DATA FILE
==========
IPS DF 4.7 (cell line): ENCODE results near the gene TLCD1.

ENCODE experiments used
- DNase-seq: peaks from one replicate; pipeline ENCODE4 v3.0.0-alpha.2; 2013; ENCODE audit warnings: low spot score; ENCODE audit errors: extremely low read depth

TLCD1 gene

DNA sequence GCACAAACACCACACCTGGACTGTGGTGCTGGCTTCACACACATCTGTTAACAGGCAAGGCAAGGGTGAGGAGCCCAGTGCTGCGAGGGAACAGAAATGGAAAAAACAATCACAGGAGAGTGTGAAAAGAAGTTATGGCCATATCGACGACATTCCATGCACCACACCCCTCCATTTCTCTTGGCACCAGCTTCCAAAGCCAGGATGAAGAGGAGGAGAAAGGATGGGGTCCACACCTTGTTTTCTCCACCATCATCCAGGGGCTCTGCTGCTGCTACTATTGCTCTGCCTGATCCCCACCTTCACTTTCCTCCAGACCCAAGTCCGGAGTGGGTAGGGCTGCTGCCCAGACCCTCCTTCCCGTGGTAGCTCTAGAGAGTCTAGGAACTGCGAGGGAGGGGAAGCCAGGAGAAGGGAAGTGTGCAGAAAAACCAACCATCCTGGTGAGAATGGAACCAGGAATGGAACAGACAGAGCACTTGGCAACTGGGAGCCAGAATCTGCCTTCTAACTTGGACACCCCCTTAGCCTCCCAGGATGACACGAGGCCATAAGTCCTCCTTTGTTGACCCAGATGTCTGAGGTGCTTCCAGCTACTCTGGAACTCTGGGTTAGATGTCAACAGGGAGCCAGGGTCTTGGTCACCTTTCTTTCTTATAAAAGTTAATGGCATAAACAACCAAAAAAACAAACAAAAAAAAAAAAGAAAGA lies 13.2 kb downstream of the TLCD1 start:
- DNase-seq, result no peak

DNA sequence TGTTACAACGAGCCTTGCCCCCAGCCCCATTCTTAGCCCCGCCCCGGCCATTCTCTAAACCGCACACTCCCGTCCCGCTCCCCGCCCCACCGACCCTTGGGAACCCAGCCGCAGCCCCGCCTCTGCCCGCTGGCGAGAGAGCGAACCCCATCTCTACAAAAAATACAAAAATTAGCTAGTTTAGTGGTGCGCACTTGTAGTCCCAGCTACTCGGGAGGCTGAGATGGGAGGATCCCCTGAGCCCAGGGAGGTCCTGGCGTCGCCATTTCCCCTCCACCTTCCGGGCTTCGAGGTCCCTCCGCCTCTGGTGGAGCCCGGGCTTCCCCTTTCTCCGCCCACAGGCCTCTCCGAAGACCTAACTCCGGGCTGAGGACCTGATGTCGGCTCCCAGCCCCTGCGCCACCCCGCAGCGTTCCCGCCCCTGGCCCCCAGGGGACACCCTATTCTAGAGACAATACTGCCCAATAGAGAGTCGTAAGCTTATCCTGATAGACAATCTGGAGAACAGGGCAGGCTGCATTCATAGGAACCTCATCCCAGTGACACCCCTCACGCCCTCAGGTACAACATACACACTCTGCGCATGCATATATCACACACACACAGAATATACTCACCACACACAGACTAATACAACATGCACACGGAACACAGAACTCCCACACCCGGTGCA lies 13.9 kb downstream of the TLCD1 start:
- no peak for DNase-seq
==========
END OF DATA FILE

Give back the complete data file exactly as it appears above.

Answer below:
IPS DF 4.7 (cell line): ENCODE results near the gene TLCD1.

ENCODE experiments used
- DNase-seq: peaks from one replicate; pipeline ENCODE4 v3.0.0-alpha.2; 2013; ENCODE audit warnings: low spot score; ENCODE audit errors: extremely low read depth

TLCD1 gene

DNA sequence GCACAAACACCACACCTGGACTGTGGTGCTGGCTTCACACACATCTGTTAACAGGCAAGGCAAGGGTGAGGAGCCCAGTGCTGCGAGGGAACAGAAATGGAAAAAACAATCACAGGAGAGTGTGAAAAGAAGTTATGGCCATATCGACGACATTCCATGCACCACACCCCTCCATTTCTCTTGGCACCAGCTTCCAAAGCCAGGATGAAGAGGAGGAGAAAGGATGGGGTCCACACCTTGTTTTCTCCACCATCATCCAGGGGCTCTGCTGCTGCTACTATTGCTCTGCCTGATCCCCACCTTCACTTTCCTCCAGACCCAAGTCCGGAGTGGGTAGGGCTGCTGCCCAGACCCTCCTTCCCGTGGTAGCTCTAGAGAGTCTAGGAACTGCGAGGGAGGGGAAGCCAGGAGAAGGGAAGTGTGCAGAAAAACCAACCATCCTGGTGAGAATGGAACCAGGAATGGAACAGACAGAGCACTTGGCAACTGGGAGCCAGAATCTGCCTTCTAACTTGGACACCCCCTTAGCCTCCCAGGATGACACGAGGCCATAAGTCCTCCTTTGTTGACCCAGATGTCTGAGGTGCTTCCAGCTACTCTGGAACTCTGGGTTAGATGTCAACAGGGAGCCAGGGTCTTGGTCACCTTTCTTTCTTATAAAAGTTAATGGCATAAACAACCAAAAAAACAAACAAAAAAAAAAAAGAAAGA lies 13.2 kb downstream of the TLCD1 start:
- DNase-seq, result no peak

DNA sequence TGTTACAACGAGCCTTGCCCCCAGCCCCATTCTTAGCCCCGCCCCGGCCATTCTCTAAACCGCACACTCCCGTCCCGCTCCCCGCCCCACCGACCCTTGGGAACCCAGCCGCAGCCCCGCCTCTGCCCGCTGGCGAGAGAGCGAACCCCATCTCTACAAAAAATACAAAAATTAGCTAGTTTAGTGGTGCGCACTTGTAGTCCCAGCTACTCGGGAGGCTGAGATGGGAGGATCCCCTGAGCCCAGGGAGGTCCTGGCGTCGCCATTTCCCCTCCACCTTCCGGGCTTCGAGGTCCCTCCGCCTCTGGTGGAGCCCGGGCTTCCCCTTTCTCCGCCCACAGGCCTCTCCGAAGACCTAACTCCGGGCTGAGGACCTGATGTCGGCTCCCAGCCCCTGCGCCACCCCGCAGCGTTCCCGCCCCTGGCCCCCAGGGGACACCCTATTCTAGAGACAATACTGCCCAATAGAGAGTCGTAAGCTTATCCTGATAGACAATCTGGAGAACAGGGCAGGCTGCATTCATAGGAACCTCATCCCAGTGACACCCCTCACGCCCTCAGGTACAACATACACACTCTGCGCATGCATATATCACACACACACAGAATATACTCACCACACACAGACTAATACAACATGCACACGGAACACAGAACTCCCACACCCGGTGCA lies 13.9 kb downstream of the TLCD1 start:
- no peak for DNase-seq